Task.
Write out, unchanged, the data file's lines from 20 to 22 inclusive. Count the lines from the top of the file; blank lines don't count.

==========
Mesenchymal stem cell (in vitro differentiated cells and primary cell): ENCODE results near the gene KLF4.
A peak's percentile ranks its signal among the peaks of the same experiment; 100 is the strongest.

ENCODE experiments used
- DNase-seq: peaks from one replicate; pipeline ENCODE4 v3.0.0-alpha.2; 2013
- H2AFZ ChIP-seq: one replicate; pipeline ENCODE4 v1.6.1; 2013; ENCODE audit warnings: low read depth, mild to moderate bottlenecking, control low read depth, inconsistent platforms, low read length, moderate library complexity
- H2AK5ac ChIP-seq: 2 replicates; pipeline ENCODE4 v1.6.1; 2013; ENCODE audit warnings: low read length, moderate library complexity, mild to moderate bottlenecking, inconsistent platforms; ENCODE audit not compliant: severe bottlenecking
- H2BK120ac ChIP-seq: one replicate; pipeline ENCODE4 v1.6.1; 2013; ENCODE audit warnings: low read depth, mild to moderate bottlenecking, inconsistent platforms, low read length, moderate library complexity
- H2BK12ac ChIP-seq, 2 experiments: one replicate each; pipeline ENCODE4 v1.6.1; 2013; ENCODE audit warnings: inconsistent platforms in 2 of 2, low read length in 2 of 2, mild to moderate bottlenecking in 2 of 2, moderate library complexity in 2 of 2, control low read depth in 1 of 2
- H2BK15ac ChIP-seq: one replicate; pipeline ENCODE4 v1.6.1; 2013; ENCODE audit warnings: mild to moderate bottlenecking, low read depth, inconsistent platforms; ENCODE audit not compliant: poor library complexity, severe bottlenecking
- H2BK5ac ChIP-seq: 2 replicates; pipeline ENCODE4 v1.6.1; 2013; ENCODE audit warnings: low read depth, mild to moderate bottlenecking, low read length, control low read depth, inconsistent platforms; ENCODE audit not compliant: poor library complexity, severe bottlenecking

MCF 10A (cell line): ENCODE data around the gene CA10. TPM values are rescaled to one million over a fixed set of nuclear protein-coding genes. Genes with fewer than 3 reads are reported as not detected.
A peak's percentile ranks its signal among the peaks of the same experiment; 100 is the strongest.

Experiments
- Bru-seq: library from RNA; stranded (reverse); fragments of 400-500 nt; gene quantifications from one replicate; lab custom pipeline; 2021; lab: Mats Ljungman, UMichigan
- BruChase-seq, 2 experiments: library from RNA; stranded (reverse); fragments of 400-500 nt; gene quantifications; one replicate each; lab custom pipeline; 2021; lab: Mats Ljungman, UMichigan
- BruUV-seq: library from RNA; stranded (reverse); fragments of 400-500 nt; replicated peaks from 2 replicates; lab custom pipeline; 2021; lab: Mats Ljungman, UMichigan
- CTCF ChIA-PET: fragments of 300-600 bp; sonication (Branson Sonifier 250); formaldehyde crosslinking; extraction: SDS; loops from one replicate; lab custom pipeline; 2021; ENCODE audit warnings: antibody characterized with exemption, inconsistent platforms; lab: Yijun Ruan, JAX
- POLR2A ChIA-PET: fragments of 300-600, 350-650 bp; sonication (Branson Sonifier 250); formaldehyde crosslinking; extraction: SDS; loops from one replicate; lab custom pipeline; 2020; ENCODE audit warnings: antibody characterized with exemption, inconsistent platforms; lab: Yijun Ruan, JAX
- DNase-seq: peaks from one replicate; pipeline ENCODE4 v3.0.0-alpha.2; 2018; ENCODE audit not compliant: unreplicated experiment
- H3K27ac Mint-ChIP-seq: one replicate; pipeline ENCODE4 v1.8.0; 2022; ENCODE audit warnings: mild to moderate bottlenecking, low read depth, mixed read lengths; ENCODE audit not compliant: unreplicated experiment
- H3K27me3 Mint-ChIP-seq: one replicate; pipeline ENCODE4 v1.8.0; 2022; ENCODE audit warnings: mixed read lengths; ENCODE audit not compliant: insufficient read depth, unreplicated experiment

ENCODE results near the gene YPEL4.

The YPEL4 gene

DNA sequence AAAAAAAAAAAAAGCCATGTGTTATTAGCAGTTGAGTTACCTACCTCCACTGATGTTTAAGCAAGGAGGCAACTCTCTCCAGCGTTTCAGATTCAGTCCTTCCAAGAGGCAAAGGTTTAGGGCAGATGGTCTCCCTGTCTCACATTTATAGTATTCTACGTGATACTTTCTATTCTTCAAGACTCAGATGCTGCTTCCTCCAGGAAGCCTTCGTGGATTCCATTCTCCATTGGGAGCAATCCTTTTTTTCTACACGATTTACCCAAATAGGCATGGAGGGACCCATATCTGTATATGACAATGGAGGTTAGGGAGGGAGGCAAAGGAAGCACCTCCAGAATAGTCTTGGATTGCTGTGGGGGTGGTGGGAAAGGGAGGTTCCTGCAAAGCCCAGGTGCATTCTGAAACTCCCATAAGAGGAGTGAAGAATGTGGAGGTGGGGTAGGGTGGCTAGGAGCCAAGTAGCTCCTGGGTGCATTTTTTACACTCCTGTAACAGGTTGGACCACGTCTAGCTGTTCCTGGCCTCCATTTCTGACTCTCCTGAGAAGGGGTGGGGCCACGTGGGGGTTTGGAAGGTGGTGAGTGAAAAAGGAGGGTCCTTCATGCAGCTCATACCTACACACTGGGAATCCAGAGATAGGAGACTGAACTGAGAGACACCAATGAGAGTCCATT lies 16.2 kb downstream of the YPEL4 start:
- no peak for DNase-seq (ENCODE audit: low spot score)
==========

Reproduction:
- H3K27ac Mint-ChIP-seq: one replicate; pipeline ENCODE4 v1.8.0; 2022; ENCODE audit warnings: mild to moderate bottlenecking, low read depth, mixed read lengths; ENCODE audit not compliant: unreplicated experiment
- H3K27me3 Mint-ChIP-seq: one replicate; pipeline ENCODE4 v1.8.0; 2022; ENCODE audit warnings: mixed read lengths; ENCODE audit not compliant: insufficient read depth, unreplicated experiment

ENCODE results near the gene YPEL4.